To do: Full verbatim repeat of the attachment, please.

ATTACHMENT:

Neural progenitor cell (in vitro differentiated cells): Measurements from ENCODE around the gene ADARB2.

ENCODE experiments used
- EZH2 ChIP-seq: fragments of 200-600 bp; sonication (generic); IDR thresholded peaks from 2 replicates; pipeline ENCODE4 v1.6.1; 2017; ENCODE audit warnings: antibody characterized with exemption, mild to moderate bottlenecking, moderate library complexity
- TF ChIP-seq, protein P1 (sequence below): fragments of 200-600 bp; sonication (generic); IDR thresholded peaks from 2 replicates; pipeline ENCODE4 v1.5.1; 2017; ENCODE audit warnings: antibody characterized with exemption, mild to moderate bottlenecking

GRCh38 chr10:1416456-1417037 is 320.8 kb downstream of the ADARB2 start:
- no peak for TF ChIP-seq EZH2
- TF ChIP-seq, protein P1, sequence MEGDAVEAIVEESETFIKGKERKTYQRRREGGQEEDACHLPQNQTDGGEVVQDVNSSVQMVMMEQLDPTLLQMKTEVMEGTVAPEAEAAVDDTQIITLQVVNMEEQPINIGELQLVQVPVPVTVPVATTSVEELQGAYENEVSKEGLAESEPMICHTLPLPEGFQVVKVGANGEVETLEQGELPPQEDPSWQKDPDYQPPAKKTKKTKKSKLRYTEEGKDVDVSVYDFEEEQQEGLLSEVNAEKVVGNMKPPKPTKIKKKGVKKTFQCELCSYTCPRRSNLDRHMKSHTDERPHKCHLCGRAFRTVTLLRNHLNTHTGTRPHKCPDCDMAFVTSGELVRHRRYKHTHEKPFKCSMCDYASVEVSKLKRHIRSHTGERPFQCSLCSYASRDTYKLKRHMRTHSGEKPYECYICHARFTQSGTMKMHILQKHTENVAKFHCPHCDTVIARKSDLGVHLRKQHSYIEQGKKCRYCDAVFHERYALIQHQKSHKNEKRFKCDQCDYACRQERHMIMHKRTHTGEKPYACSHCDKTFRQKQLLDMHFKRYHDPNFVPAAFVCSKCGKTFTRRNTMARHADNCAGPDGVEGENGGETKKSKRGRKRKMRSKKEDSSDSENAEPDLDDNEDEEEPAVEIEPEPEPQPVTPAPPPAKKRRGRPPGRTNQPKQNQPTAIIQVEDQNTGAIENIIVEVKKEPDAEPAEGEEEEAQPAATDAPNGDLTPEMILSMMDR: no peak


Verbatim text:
Neural progenitor cell (in vitro differentiated cells): Measurements from ENCODE around the gene ADARB2.

ENCODE experiments used
- EZH2 ChIP-seq: fragments of 200-600 bp; sonication (generic); IDR thresholded peaks from 2 replicates; pipeline ENCODE4 v1.6.1; 2017; ENCODE audit warnings: antibody characterized with exemption, mild to moderate bottlenecking, moderate library complexity
- TF ChIP-seq, protein P1 (sequence below): fragments of 200-600 bp; sonication (generic); IDR thresholded peaks from 2 replicates; pipeline ENCODE4 v1.5.1; 2017; ENCODE audit warnings: antibody characterized with exemption, mild to moderate bottlenecking

GRCh38 chr10:1416456-1417037 is 320.8 kb downstream of the ADARB2 start:
- no peak for TF ChIP-seq EZH2
- TF ChIP-seq, protein P1, sequence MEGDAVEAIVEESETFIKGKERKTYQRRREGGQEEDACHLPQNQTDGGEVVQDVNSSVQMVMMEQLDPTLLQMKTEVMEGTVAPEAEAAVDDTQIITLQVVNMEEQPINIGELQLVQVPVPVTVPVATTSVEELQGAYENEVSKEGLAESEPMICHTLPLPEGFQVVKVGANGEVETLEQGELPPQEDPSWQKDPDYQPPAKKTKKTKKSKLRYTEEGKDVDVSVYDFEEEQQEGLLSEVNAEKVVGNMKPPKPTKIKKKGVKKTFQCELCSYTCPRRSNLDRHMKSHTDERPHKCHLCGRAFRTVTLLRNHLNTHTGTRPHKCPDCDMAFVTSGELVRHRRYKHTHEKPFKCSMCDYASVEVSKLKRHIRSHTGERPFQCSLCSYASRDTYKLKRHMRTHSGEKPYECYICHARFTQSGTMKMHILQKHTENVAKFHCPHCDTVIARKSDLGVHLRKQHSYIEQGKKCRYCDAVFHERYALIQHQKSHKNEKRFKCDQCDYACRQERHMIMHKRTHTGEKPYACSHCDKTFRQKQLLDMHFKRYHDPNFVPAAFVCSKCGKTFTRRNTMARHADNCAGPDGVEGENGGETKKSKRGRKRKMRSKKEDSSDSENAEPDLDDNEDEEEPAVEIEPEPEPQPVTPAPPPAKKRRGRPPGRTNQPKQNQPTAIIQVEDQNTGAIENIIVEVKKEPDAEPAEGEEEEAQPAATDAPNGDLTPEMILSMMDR: no peak